Supreme Court: Plaintiffs Who Suffered No Injury Lack Standing to Sue Under ERISA
The plaintiffs’ expectations surely suffered a blow after reading the Supreme Court’s initial observation in their case: “If [the plaintiffs] were to lose this lawsuit, they would still receive the exact same monthly benefits that they are already slated to receive, not a penny less. If [the plaintiffs] were to win this lawsuit, they would still receive the exact same monthly benefits that they are already slated to receive, not a penny more.” Thole v. U. S. Bank N. A., No. 17-1712, 2020 U.S. LEXIS 3030, *6 (June 1, 2020).
In a 5-4 decision, starting from this proposition, the Court held that participants and beneficiaries in defined benefit plans lack Article III standing to sue to assert fiduciary breach claims under the Employee Retirement Income Security Act (ERISA) of 1974, as amended, for fiduciary mismanagement of the plan’s assets because they suffered no injury in fact and there was no injury that could be redressed by the requested judicial relief.
Writing for the majority, Justice Brett Kavanaugh emphasized this dispute arose in the context of a defined benefit plan. That was of “decisive importance” because under a defined benefit plan, retirees receive a fixed payment each month that does not vary based upon the value of the plan or the fiduciaries’ good or bad investment decisions.
The plaintiffs alleged an ERISA breach of fiduciary duty, claiming plan fiduciaries invested defined benefit plan assets in U.S. Bank’s proprietary mutual funds, while paying the bank excessive fees. They alleged this fiduciary misconduct caused $750 million of defined benefit plan asset losses. They also sought at least $31 million in attorney’s fees. During the litigation process, the plan sponsor contributed approximately $311 million to the defined benefit plan.
No Monetary Injury
The Court concluded the plaintiffs suffered no monetary injury because their retirement benefits remained constant, regardless of the plan’s value at any time. This meant that the plaintiffs had no concrete stake in the lawsuit.
Noting that the plaintiffs’ counsel might have a stake in the suit, the Court held that an interest in attorney’s fees does not create standing where standing does not exist on the merits. The Court also held that if the plaintiffs had not received their vested pension benefits, they would have Article III standing to recover benefits due to them under ERISA § 502(a)(1)(B).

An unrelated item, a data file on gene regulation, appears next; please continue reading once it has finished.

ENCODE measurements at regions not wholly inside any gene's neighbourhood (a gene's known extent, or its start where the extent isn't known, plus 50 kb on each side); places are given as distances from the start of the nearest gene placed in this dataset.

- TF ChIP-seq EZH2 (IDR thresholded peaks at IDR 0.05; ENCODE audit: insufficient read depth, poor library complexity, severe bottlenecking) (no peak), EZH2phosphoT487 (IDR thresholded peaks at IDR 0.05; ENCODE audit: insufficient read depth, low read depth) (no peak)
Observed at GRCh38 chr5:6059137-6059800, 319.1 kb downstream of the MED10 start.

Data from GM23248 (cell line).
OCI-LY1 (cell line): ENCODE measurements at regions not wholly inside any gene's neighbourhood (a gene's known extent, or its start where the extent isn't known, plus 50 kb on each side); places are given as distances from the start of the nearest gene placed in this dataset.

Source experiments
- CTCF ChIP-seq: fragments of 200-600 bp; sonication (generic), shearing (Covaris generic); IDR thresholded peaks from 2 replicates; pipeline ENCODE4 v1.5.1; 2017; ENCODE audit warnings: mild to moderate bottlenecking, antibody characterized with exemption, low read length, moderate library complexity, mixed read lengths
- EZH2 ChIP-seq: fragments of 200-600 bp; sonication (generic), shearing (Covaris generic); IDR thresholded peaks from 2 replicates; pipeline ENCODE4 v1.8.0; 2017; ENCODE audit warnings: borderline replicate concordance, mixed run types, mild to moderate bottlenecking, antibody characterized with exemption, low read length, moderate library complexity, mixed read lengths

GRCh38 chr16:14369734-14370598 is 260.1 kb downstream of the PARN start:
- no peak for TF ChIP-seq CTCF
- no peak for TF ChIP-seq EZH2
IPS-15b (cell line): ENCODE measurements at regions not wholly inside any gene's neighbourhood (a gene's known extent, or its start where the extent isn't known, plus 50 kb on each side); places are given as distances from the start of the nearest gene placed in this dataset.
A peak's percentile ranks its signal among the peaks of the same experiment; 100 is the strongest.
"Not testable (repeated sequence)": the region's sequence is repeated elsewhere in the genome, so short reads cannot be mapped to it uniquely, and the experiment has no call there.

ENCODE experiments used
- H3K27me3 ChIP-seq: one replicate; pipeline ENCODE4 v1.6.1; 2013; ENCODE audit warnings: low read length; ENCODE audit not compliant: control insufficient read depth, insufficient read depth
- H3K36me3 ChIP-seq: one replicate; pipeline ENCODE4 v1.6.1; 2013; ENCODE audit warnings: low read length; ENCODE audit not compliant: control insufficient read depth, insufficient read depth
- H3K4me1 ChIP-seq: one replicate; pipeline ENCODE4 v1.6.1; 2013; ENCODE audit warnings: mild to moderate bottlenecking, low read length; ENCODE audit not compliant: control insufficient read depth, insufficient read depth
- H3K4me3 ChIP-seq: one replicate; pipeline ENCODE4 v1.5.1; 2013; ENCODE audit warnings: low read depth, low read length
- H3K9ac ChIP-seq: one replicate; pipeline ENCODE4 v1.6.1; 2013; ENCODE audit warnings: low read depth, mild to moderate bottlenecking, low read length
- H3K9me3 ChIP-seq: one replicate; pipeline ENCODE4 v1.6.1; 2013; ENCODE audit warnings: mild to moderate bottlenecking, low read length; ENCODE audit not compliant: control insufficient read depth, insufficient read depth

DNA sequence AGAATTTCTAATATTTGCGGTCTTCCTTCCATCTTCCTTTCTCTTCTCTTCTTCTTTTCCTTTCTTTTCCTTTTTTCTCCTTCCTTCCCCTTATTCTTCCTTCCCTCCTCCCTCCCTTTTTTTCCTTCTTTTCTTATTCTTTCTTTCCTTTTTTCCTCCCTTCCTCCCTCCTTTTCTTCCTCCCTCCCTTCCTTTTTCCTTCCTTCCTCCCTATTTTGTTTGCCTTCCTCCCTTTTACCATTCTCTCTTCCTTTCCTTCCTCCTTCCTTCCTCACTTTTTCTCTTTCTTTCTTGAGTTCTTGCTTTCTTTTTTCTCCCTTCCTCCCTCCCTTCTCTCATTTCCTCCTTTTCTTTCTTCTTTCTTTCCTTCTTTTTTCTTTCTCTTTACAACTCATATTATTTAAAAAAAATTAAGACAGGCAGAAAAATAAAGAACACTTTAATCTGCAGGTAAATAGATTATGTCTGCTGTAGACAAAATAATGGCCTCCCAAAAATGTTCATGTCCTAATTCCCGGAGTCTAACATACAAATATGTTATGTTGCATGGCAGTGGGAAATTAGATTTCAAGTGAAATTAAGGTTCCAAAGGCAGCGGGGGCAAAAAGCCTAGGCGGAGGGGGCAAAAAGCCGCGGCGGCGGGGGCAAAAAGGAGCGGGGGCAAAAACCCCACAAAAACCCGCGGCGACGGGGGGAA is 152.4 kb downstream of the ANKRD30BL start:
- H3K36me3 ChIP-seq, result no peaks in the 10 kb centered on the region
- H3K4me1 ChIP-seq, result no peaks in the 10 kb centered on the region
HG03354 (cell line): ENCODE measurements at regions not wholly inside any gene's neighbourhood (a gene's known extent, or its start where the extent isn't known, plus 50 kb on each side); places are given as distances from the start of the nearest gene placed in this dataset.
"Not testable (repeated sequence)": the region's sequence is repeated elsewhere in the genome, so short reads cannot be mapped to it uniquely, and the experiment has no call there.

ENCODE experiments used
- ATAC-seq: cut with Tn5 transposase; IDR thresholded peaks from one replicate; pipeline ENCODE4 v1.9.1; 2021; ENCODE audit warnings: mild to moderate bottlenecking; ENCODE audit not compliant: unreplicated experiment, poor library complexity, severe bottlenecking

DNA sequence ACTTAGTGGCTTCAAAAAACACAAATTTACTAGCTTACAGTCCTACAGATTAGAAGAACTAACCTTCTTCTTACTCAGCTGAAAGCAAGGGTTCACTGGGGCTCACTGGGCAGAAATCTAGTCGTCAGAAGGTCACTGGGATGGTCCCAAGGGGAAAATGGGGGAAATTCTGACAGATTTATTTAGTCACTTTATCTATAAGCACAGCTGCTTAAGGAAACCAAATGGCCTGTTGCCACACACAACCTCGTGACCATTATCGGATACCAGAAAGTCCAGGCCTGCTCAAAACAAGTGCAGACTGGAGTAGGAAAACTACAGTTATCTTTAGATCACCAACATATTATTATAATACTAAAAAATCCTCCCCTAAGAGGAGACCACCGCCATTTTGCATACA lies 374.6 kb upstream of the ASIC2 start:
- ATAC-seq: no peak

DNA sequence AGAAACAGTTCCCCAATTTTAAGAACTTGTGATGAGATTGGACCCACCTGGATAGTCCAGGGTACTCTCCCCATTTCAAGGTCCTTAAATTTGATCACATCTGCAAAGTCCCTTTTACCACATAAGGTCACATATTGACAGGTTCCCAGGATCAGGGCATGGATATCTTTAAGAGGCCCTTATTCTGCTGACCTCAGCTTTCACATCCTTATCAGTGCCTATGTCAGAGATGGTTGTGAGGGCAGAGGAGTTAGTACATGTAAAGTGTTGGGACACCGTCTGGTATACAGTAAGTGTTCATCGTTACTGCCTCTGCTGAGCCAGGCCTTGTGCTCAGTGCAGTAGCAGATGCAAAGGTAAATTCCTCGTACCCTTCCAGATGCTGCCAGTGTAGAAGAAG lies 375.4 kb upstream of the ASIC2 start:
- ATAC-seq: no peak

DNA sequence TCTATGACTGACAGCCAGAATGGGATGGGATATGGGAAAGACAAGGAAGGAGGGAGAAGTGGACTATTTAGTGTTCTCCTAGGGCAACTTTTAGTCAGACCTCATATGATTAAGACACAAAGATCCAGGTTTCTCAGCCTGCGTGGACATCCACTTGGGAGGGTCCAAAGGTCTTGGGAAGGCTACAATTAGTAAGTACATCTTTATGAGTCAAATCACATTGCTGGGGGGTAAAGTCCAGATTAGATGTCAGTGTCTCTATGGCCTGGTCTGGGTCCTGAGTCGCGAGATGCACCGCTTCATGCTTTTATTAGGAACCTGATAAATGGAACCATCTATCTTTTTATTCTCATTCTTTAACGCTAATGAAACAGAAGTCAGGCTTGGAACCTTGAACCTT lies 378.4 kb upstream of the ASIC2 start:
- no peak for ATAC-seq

Argument Based on Trust Law Rejected
The Court distinguished the applicability of trust law. The majority held that participants in a defined benefit plan differed from beneficiaries of a private trust. In the trust context, the Court explained, the ultimate amounts of money beneficiaries receive depends on how well the trust is managed, but a defined benefit plan is more like a contractual promise. The Court noted that benefits from a defined benefit plan will not change, regardless of how well or poorly the plan is managed. Holding that because plan participants possess no equitable or property interest in the plan, the Court dismissed the plaintiffs’ analogy to trust law.
In his concurring opinion, Justice Clarence Thomas opined that the common law of trusts should not be the starting point for interpreting ERISA. Instead, he stated the starting point of the analysis should be the statutory language of ERISA itself.
Other Arguments Rejected
Plaintiffs claimed they could proceed as representatives of the plan; they also argued standing as assignees. As to their representative standing on behalf of the plan, the Court held that in order to represent the interests of others, litigants must still sustain an injury in fact that provides a sufficiently concrete interest in the in outcome of the dispute. This holding could have distinct consequences for class certification where named plaintiffs may seek to represent others although they have not been injured by the challenged conduct. Along the same lines, the Court rejected plaintiffs’ effort to describe themselves as assignees, as there was nothing in the complaint suggesting that the plan’s claims were assigned to Plaintiffs.